My point here isn’t to throw cold water on the whole effort or demoralize people who see Medicare for All moving to the center of the national debate. But it is a mistake to pretend it’s wildly popular or will be wildly popular in an actual political or legislative debate. Because that’s deeply misleading. It also leads to other confusions. Are Democratic leaders resisting the push for Medicare for All because they’re neo-liberal shills or corrupt weaklings? Or is it because they realize it’s much more political challenging than supporters claim. It may be a bit of each. But people are substantially understating the latter possibility.
There is also an argument that Democrats need to stop pushing for half-measures and actually frame the debate around an ideal or pragmatically ideal outcome. I agree with that. I have made this argument myself, specifically with regards to health care policy. That’s the big lesson for me from the Obamacare saga. Democrats sustained immense electoral damage for championing a system that allowed insurance companies to continue to operate and even get big federal subsidies. And they still worked to undermine the system and sabotage it both in policy and political terms. I myself am of the generation which was surprised at just how quickly the public moved on marriage equality. People with long political experience are subject to failures of political imagination. None of this means that these challenges can’t be overcome. Perhaps it will all happen as it did with marriage equality. But I doubt it. And tax policy may provide a handy illustration.
Tax policy provides an interesting counter-argument. Alexandria Ocasio-Cortez and Elizabeth Warren have rapidly changed the public debate about tax policy by proposing a 70% top marginal rate on income over $10 million and a wealth tax. Especially in the former case this is an almost textbook example of moving the ‘overton window’, shifting what is counted as possible within the public debate. To many pundits’ and politicos’ surprise, both proposals are actually pretty popular. It’s a good example of a proposal that simply wasn’t being made in the public square, in part because of false assumptions. Those proposals will probably still be hard to legislate. But legislating is always hard. And critically, there’s really no strong counters that have traction, as there are with major changes to the health care system. Do you support a 70% top marginal rates on income over $10 million? Well, what if you learned that some super rich people couldn’t buy a third boat? It doesn’t really work does it?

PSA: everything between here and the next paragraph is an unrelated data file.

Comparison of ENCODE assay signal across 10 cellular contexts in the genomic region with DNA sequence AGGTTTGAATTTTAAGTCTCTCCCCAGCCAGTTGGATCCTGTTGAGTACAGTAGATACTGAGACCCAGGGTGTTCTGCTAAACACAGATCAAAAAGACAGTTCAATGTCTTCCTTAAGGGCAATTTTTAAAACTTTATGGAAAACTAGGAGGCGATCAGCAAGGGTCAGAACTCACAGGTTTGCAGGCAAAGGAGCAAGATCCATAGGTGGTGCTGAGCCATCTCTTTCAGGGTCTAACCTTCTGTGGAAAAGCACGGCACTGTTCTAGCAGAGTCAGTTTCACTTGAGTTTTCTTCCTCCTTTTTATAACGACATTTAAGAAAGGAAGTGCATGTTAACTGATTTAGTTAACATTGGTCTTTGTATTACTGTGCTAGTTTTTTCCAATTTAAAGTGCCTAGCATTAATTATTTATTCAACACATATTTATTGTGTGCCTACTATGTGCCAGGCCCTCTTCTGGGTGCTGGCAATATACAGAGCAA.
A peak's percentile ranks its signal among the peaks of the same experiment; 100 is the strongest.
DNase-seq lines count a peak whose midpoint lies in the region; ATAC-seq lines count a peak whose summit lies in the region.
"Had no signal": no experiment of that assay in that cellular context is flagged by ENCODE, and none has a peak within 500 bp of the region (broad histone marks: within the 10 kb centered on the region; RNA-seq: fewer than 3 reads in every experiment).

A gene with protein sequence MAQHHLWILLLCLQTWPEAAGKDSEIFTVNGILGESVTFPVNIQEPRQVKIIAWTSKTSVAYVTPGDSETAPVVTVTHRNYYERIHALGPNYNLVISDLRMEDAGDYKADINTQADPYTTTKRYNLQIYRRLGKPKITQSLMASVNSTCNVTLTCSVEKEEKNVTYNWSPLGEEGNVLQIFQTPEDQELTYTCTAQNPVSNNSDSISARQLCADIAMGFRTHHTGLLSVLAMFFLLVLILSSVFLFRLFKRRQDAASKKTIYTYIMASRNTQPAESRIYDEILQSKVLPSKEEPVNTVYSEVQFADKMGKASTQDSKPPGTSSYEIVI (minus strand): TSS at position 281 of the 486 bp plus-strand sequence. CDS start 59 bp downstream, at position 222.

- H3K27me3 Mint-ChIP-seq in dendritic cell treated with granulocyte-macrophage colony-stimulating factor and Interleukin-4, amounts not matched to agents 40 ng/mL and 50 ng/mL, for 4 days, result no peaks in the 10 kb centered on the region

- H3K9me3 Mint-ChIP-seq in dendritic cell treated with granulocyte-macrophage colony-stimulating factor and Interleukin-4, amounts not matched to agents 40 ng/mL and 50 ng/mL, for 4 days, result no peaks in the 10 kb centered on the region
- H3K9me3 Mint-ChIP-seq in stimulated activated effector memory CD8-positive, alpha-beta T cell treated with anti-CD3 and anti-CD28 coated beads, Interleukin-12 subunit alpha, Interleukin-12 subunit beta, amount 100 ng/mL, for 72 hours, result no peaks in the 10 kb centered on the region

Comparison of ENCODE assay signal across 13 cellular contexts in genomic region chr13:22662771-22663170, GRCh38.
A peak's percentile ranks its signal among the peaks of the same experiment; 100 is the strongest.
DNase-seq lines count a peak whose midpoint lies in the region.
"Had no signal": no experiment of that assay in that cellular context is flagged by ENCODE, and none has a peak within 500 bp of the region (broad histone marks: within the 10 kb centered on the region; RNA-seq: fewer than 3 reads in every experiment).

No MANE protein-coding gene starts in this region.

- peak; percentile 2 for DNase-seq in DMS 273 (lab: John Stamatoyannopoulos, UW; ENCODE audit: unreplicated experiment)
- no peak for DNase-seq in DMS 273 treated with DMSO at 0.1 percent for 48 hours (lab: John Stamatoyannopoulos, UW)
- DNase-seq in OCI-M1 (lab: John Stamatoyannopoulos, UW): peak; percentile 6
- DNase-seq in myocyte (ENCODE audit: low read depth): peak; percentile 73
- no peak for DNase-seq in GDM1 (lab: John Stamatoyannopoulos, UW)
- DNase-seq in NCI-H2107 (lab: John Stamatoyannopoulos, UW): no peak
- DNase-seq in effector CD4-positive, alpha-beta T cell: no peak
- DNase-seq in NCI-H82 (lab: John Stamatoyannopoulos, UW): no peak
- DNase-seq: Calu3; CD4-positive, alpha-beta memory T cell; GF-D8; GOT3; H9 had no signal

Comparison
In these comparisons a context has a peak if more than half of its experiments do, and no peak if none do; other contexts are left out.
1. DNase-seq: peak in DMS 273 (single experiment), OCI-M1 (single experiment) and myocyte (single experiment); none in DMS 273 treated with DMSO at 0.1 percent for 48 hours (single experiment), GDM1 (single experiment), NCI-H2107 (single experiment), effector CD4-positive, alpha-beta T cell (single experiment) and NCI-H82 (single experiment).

Now, there are counters. Republicans will say, it starts with high rates on the super rich but soon it’s a high rate for you in the middle class. That plays, sometimes effectively, on general mistrust of government in general. They’ll also argue that taking a big majority of income on dollars at any level is simply wrong. These arguments will have some impact. But not a lot. The idea of being worth more than $10 million is far, far outside the experience of the vast majority of Americans. The idea that you might make more than that much money in a single year is almost beyond comprehension. For a few decades Democrats have been arguing about minor quibbles in the high 30s or very low 40s percentage for the top tax rate. At a minimum it’s a good thing to put high rates on the table for extremely high income.
I’ll add the same disclaimer yet again. This isn’t an argument against Medicare for All or single payer. I’m a supporter. But no one ever helps themselves by underestimating the challenge of a fight on the way in. It’s a big challenge. There will be a lot of resistance, even from a lot of people who are supportive of the concept in broad terms. Grappling with that means coming up with counters to those obvious challenges, which makes the chances of success greater and the risk of electoral debacles lower.
[editor’s note: The original version of this post stated that all European countries have some version of single payer. That was sloppy and incorrect. They each have some version of a national health care system which ensures universal coverage. The plans range from centralized health care systems run by the government (the UK) to single payer to plans (Canada) to various public/private hybrid systems.]